On Tue, Oct 25, 2011 at 3:25 PM, Manu <turkeyman gmail.com> wrote:
 On 25 October 2011 13:31, Don <nospam nospam.com> wrote:
 On 25.10.2011 11:40, bearophile wrote:
 Gor Gyolchanyan:

 D doesn't have a religion. D is an atheistic language.

I doubt this. There was even an attempt to write a D Zen.

That was by you, though, wasn't it? <g> OTOH I agree that it's got an underlying philosophy. It was clearly motivated by a love/hate relationship with C++. "C++ done right" is still not too far wrong, although it seems that when you do C++ correctly, it looks like some other languages as well...

Except every other example of C++ done right leads to a managed runtime :=

 It's this "C++ done right" idea that sold me on D, except after spending
 some time,=A0I wonder if D is quite sure about what it is?
 I bought in with the clear impression (and "C++ done right" certainly
 suggests) that it was a modernised systems programming language. Surely t=

 is(/was?) the primary goal?
 That's definitely what appeals to me... it's compiled to machine code, ha=

 uninhibited hardware access, and that's the only niche that it cleanly fi=

 which isn't occupied by any other languages.
 But I also see a lot of conversation about really high level features whi=

 are more realistically suited in something like C#. If these things fit
 neatly into D without compromise, then sure, why not. I love cool feature=

 :)
 But is D making any compromise to that end? I haven't been following long
 enough to know...
  Don: The only thing I really care about is that the compiler never choos=

 double intrinsically.. that will prove which way the language leans to me=

Oct 25 2011
prev sibling next sibling parent Fawzi Mohamed <fawzi gmx.ch> writes:
At the gsoc I was using something like this:

a better (simplified) C++:
- close to C but not 100% backward compatible, either it compiles or it =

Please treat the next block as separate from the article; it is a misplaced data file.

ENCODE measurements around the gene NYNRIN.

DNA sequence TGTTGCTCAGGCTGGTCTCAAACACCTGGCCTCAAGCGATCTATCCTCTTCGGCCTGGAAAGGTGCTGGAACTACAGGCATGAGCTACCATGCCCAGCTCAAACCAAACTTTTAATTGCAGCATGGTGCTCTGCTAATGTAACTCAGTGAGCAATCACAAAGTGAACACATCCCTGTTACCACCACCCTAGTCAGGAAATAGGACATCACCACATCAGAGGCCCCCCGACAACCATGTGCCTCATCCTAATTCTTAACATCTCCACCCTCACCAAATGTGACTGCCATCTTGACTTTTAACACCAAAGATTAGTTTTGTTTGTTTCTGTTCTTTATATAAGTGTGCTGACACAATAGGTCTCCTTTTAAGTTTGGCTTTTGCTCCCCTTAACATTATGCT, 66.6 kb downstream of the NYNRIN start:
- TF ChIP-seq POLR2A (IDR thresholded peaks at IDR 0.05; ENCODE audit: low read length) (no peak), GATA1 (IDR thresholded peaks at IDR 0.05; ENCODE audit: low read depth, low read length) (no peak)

gives an error
	- easy to link C, partially possible to use C++ libs (no =
template instantiation)
- single inheritance + interfaces (and contracts)
- garbage collection (possible to avoid with some effort)
- better templates (template language close to normal D, constraints), =
CTFE and mixing
- auto/foreach
- delegates

- immutable/const/pure if the discussions goes in that direction

and going more in depth in the things that did strike the listener.

I was also surprised about how many already heard something about D, I =
got even some questions about D1/D2 tango/phobos.
My answers were something along these lines:
- D2 toolchain becoming now robust enough to be chosen for new projects =
(with gdc finally also 64 bits)
- D1 simpler, but misses some nice features of D2, not all D2 features =
are perfect, but the proposal is compelling
- it was difficult for the community to improve the lib & druntime -> =
tango, personally I think it is the better library for D1 (I was =
contributing to it), unfortunately not compatible with phobos. D2 =
runtime, and no tango yet, but if/when it comes likely it will use =
druntime.

Fawzi=
Oct 30 2011
prev sibling parent Jerry <jlquinn optonline.net> writes:
Fawzi Mohamed <fawzi gmx.ch> writes:

 I was also surprised about how many already heard something about D, I got
even some questions about D1/D2 tango/phobos.
 My answers were something along these lines:
 - D2 toolchain becoming now robust enough to be chosen for new projects (with
gdc finally also 64 bits)

Umm, not yet. GDB support is woefully lacking. The 3 custom debugging types output by dmd aren't supported at all. These are darray, aarray, and delegate. Without it, debugging D code is awful. I think darrays would be straightforward to support in GDB. Delegates can probably be supported as well, taking advantage of C++ member function pointer support. However, aarray doesn't have an ABI other than void*. There's no defined portable way to access the contents. Currently druntime has some C functions to access the AA, but those are implementation-specific. To be more ready for prime time, an actual ABI needs to be defined for AA's, especially if you wish to permit multiple compilers to write compatible object files. That's not a huge issue yet, since all the current D compilers use the same front end, but will become increasingly so as D becomes more popular. The AA ABI issue could be solved by defining all AA operations to map to a template class defined by druntime. That's what already happens, but defining it would plug this hole. Jerry
Nov 01 2011